Ramadan recipes: This freekeh-stuffed chicken is comfort food for the soul

Ramadan recipes: This freekeh-stuffed chicken is comfort food for the soul

DUBAI: Jordanian Chef Hassan Al-Naami shares his delectable recipe for fragrant freekeh-stuffed chicken, a dish that is wildly popular at The Ritz-Carlton, Dubai, where he brings his culinary vision to life at the hotel’s Middle Eastern restaurant, Amaseena.

As Ramadan draws to a close, give this dish a go for a special iftar this week.

Chicken ingredients:  

Whole baby chicken

2 tbsp extra virgin olive oil

1 tsp salt

½ tsp black pepper

1 tsp paprika

1/3 tbsp 7 spice

½ tbsp coriander powder

2 ½ tbsp lemon juice

1 handful of almonds

1 handful of pine nuts

Freekeh ingredients:

5 cups freekeh 

3 tbsp olive oil

¼ cup onion (chopped)

1 tsp cinnamon powder

½ tsp cardamom powder

1 tbsp 7-spice

1 ½ tbsp cumin powder

6 cups chicken stock

Salt and black pepper to taste

Instructions:

1.       Wash and drain freekeh until clean. In a hot pan combine olive oil and spices, toss for a few minutes till fragrant. Add the freekeh then sauté for another 5 minutes. Add chicken stock and bring to boil. Cover and cook for 30-40 minutes on a low heat. The freekeh should be cooked but still have a chewy texture.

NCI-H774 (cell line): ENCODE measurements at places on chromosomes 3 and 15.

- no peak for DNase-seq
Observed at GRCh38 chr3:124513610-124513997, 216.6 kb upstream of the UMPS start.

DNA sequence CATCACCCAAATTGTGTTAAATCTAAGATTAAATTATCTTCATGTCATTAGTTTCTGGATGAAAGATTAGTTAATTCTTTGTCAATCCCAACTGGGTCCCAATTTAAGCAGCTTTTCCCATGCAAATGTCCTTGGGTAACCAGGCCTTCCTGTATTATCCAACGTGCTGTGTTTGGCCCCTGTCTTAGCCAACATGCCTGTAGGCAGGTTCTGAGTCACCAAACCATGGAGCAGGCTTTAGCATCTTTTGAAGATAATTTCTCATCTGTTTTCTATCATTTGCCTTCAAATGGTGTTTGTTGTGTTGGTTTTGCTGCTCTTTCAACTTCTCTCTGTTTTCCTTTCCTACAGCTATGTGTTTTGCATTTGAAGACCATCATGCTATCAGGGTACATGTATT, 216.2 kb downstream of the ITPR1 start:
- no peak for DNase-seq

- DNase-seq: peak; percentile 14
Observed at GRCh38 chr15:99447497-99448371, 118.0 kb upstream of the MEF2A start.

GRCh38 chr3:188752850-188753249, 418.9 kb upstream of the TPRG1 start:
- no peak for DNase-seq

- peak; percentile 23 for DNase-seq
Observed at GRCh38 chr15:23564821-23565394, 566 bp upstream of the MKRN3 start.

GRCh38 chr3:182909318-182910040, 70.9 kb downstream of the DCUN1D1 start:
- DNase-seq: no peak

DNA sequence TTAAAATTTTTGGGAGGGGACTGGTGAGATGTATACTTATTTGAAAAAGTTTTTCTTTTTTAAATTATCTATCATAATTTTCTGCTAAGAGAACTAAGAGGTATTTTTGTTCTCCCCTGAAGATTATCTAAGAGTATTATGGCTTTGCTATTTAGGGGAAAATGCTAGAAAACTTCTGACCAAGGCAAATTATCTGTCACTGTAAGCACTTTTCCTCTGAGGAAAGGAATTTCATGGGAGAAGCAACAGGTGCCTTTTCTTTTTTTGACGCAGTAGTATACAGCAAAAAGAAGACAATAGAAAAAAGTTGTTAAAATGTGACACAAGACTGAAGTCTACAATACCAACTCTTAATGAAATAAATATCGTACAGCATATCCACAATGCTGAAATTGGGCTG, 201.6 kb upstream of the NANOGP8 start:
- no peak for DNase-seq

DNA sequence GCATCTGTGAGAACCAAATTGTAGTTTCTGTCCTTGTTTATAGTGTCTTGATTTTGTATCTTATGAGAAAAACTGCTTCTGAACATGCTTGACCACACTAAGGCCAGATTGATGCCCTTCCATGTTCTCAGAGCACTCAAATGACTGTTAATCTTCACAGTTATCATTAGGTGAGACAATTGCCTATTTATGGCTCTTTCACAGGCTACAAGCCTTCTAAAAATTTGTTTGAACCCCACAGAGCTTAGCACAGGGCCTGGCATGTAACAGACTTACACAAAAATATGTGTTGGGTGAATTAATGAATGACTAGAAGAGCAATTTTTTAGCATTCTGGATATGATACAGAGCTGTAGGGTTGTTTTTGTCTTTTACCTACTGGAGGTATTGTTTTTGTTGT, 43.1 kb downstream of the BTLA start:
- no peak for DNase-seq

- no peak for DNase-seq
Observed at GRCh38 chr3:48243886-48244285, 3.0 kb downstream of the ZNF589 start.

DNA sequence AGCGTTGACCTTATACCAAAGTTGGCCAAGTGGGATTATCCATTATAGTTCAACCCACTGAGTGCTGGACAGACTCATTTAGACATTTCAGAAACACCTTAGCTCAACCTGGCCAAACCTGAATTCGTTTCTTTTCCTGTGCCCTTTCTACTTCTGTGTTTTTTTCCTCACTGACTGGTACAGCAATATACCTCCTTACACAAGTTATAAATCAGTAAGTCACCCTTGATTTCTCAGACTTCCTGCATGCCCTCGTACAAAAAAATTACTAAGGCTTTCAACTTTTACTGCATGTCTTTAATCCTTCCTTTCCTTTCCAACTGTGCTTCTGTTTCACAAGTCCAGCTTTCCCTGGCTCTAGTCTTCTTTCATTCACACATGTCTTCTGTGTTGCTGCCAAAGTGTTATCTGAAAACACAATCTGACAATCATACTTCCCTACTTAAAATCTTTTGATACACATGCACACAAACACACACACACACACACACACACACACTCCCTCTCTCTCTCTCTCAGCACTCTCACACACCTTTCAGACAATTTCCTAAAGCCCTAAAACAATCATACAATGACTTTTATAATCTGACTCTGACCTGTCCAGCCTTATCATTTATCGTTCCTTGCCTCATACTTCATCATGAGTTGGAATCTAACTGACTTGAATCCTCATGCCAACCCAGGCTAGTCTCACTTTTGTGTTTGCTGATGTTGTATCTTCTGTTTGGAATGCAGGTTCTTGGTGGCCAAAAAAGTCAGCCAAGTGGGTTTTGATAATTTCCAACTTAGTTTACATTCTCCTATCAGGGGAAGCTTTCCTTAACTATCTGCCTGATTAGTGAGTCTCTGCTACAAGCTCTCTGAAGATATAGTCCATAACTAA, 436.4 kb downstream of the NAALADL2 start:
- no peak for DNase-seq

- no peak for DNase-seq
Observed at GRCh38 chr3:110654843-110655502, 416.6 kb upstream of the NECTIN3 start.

2.       Preheat the oven to 180 degrees Celsius. In a small bowl, mix all the spices and rub chicken with spices all over and inside, including under the skin. Take the cooked freekeh and stuff the chicken with it, cross the legs and tie with twine. Place the chicken in a roasting tray, cover with foil and roast for 60-80 minutes. Allow the chicken rest before serving (keeping it covered).

3.       Serve stuffed chicken on over leftover cooked freekeh. Decorate with roasted nuts and serve with minted yogurt on the side.


Where We Are Going Today: BoBoKo

Where We Are Going Today: BoBoKo